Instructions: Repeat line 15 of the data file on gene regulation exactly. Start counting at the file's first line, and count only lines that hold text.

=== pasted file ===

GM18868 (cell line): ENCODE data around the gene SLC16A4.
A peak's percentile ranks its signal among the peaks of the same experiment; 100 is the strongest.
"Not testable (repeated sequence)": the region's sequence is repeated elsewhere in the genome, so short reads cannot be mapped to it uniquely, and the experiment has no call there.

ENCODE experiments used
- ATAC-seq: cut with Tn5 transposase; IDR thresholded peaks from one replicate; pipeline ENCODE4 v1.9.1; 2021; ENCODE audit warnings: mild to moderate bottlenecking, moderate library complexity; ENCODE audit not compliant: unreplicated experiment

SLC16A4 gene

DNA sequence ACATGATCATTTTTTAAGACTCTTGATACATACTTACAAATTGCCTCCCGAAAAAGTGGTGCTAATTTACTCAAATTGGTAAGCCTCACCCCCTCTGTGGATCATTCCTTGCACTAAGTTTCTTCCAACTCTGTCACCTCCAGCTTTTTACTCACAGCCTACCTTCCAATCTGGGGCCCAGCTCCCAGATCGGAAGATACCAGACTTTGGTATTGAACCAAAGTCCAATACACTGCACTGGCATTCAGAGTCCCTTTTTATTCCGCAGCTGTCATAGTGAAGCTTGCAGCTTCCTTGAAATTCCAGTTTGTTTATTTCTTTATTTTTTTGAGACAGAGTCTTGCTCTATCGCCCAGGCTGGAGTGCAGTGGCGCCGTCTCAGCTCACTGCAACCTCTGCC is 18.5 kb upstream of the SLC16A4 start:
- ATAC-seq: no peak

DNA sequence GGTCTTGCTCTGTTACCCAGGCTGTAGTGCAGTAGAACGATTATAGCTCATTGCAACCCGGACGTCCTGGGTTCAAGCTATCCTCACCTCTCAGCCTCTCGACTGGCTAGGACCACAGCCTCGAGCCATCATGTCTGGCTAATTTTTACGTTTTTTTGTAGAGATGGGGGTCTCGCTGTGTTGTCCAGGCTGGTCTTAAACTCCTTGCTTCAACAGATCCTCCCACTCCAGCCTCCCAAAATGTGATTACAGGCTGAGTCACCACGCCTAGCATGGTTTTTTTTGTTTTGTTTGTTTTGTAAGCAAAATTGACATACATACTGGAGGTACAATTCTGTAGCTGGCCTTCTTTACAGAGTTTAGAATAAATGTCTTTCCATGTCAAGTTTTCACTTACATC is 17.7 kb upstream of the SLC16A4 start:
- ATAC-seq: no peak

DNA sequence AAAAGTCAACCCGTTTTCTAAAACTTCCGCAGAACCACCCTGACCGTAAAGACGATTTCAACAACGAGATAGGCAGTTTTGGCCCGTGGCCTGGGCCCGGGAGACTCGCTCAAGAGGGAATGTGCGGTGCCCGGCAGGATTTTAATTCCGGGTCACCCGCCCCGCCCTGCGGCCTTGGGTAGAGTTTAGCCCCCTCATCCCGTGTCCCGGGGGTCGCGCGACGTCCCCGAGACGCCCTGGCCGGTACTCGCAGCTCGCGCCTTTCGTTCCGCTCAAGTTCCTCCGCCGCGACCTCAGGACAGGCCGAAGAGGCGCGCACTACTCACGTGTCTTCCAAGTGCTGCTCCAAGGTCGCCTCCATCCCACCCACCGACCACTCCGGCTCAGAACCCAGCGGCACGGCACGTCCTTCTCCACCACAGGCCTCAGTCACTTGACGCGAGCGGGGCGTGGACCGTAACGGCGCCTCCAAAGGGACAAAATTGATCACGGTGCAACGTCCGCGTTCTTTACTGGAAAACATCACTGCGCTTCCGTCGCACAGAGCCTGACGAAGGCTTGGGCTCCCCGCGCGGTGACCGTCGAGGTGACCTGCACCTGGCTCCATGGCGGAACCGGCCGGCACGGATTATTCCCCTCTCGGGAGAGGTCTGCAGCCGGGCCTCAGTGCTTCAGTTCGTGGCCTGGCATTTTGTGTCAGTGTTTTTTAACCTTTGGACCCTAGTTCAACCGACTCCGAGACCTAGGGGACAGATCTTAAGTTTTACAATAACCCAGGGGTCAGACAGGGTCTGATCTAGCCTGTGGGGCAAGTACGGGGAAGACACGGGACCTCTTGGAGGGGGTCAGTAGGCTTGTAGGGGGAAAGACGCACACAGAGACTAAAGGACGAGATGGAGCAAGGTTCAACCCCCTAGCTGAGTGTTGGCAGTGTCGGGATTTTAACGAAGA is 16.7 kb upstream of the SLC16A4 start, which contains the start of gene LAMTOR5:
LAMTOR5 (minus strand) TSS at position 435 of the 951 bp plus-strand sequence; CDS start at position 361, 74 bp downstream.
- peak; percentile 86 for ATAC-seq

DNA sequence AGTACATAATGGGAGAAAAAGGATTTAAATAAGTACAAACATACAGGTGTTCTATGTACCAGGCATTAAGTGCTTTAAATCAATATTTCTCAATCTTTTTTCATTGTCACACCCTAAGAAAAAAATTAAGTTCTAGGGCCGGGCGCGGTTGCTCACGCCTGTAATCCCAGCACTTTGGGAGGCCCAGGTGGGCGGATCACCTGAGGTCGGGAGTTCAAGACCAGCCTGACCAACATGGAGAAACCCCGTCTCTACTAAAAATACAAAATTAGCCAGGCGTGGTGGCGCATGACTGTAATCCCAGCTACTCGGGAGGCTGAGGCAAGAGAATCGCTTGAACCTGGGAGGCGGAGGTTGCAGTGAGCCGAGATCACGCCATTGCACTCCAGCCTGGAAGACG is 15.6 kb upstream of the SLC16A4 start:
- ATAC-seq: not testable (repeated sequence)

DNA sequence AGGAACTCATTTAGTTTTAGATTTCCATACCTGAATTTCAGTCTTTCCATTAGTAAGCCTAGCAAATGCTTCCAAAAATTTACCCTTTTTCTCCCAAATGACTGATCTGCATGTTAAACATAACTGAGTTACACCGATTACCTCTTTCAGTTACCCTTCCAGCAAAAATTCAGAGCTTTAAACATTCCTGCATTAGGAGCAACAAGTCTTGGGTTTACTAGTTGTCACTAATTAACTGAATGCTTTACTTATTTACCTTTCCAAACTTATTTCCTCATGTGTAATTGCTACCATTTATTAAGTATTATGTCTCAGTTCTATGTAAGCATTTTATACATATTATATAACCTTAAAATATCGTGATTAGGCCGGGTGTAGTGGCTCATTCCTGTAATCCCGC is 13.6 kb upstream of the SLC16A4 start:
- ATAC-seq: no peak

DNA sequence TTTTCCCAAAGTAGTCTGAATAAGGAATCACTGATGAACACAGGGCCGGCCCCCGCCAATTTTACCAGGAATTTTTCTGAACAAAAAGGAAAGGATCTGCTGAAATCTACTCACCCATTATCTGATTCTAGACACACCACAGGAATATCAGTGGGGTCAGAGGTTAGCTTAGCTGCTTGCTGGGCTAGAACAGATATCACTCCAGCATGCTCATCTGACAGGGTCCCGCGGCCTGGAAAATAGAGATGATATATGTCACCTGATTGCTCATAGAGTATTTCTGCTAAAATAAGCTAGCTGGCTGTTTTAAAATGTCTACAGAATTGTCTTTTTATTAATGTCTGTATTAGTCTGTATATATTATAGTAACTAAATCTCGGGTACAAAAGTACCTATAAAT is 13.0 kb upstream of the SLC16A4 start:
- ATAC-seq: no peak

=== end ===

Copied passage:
- ATAC-seq: not testable (repeated sequence)